Trust me, I don’t want to stomp on writers’ dreams!

For this workshop, I noticed a couple of beginning writer mistakes that I haven’t really talked about yet so I thought I would tackle some.

Beginning Writer Mistake: Opening scenes that make it clear that the writer has not thought through the character’s backstory and history before writing the scene.

What do I mean by this? I can tell from reading the scene that the writer is simply trying to create an exciting opening and if the writer had stopped to think about it, there is no way the characters would react as written if the characters had a clear history with either the other character in the scene or to the event.

For example, a Grandma loves to drive fast, in direct opposition to most people’s perception of how a grandmother would drive. So the writer wants to show this quirky trait and thus writes an opening scene from the grandchild’s perspective who is reacting wildly to the grandmother’s driving.

However, if the character is often driven by her grandmother, she’d be used to her Nana’s rather erratic speed demon driving habit. So given that history, she wouldn’t react dramatically to it; it would be normal.

Do you see what I mean? The writer should approach the scene with the above assumption. Now the writer can still have this opening erratic driving scene but the grandchild character’s reaction would be written differently with this history in mind.

And if it’s the first time the grandmother has ever driven that character, then that would need to be made clear and then the character could react dramatically. The scene would then work.

But I often see slush pile submissions where it’s clear to me that the writer hasn’t quite gotten knowledgeable about his or her characters before jumping in to writing scenes about them.

Just another writing tip to keep in mind!

In The Author’s Shoes

STATUS: Working all morning. Talking all afternoon.

What’s playing on the XM or iPod right now? CRAZY by Icehouse

The Rocky Mountain Fiction Writers Conference kicks off today. I’ll be there all afternoon chatting about digital changes in publishing (starts at 2 p.m.). And I’ll probably need all afternoon given there is a lot to talk about.

Last night RMFW had their opening cocktail party and I was chatting with an author there. She mentioned that she had to switch agents recently and it was one of the more agonizing things that she has done in her career. Not having been on that side of the fence, I asked her what she thought was the most important factors to keep in mind when going through the process. I thought it would make a good blog topic!

Here’s her list:

1. Make sure the agent loves your work.

Kristin commentary: I agree–especially if you are looking for someone to rep your whole career. An agent should love your writing–not just one book.

Or, as we continued our chat, have an agent take you on simply because you already have a deal on the table. This author said that for the fellow authors she knew, if that was the reason the agent took the author on, the business partnership didn’t last.

2. Ask the agent what their career vision is for you.

K commentary: This would seem like a straightforward thing but different agents might have very different visions for you. For example, you might be a genre mystery writer and the agent sees you evolving more into literary mystery. Now if the author is aligned on that vision, great. But if the author is happy with straight mystery, this particular person might be a good agent but not right for you.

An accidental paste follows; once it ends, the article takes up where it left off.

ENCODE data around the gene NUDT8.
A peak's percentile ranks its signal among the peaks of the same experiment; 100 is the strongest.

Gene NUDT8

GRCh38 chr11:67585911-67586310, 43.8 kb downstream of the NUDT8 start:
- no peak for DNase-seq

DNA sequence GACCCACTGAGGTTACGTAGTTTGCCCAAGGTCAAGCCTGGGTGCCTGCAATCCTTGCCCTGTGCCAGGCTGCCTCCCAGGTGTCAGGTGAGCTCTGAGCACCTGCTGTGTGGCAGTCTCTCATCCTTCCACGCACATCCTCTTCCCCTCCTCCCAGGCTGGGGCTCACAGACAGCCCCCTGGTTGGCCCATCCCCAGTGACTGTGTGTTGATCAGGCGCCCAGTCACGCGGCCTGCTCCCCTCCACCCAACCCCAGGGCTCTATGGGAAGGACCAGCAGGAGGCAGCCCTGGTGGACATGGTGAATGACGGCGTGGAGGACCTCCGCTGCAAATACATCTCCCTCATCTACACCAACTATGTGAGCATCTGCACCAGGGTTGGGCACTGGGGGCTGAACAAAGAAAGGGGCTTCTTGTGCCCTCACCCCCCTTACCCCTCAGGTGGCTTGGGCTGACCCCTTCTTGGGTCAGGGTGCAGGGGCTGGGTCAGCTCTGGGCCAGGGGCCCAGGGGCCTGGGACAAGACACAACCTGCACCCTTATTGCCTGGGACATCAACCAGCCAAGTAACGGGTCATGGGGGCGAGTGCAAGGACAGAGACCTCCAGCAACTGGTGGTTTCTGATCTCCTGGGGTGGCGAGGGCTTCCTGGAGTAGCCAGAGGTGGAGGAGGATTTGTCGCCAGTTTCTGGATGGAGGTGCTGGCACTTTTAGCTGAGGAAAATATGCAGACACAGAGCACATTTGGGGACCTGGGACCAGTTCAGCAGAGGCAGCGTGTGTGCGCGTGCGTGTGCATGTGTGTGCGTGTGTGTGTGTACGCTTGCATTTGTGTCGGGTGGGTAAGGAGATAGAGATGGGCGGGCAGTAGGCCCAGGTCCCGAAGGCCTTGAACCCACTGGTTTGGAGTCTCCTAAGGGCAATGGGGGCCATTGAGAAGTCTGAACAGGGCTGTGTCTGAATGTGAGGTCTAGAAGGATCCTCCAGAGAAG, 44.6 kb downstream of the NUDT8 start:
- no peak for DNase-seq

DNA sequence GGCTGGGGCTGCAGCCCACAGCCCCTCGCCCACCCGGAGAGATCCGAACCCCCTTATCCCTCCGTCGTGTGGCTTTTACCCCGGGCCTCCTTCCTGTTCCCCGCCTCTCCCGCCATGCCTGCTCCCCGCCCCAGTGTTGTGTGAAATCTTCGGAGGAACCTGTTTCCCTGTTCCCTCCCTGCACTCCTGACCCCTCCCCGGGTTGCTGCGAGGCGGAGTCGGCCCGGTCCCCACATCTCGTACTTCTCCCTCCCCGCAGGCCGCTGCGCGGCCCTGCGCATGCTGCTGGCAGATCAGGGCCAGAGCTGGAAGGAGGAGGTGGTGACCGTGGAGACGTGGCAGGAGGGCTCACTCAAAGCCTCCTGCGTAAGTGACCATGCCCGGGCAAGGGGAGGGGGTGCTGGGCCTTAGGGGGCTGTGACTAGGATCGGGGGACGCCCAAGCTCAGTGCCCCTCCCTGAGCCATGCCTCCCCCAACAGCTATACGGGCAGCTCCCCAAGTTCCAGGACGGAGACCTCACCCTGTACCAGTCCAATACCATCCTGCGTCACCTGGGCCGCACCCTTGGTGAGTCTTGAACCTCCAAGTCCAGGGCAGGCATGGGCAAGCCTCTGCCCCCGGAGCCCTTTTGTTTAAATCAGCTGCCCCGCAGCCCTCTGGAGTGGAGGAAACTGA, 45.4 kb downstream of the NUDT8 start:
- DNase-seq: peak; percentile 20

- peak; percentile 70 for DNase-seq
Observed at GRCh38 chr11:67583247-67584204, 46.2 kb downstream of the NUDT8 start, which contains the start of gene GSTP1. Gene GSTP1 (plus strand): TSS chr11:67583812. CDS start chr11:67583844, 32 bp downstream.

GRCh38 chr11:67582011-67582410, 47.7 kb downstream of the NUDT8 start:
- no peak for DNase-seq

3. Meet the agent in person.

K commentary: During our chat, the author stressed how important this is. It does make sense because you get a general feel for an agent and his/her style when meeting in person more so then just a phone convo. It happens for me when I meet editors in person. Why not agents? But this author was really adamant on how helpful it was to her when making her decision.

So there you have it.

I mentioned to her that in the last year, I’ve taken to skyping with my clients and any new people I’m interested in representing.

I totally feel the difference. It’s like having a face-to-face meeting–even if the client is half way around the world.

Critique Workshopped The Voice Right Out Of There

STATUS: I’ve had many rounds of civilized tea this morning.

What’s playing on the XM or iPod right now? BEDS ARE BURNING by Midnight Oil

The worst thing you an do when traveling abroad is to succumb to the desire to go to sleep right away on arrival.

The trick to acclimating is to suck it up, stay awake, and try not to hit the pillow until about 7:30 or 8 pm. Then go to sleep and you are, more or less, on schedule for the rest of the trip.

Easier said than done really.

So I rang up Kelley Armstrong who had been on our same flight down. I figured she was valiantly doing the same thing and we could combine forces by going out to dinner.

Can’t say I was the liveliest conversationalist but I think she’ll forgive me. We talked about giving workshops. I’m doing the Agent Reads The Slush Pile workshop tomorrow. As you blog readers know, I always start with a big disclaimer. That 99.9% of what I see during the workshop will not be ready for an agent to see.

Never stops folks though. I think deep down in writers’ hearts, they are hoping to be discovered.

Kelley mentioned the same happens to her when she gives writing workshops. She always begins with her disclaimer that she can’t get any of her writer students published. They are hopeful all the same.

She also mentioned that beginning writers will often suppress their natural voices as they become so focused on the mechanics of writing. In short, one’s voice can be critique workshopped out of them if the writer has a quirky style etc. Often times her job is to allow new writers permission to discover their voice again. (Now it’s not to say you ignore craft mechanics, any good writer is going to figure out how to manage both.)

But since I don’t ever teach writing per se, I thought that was pretty interesting and something new writers need to be aware of.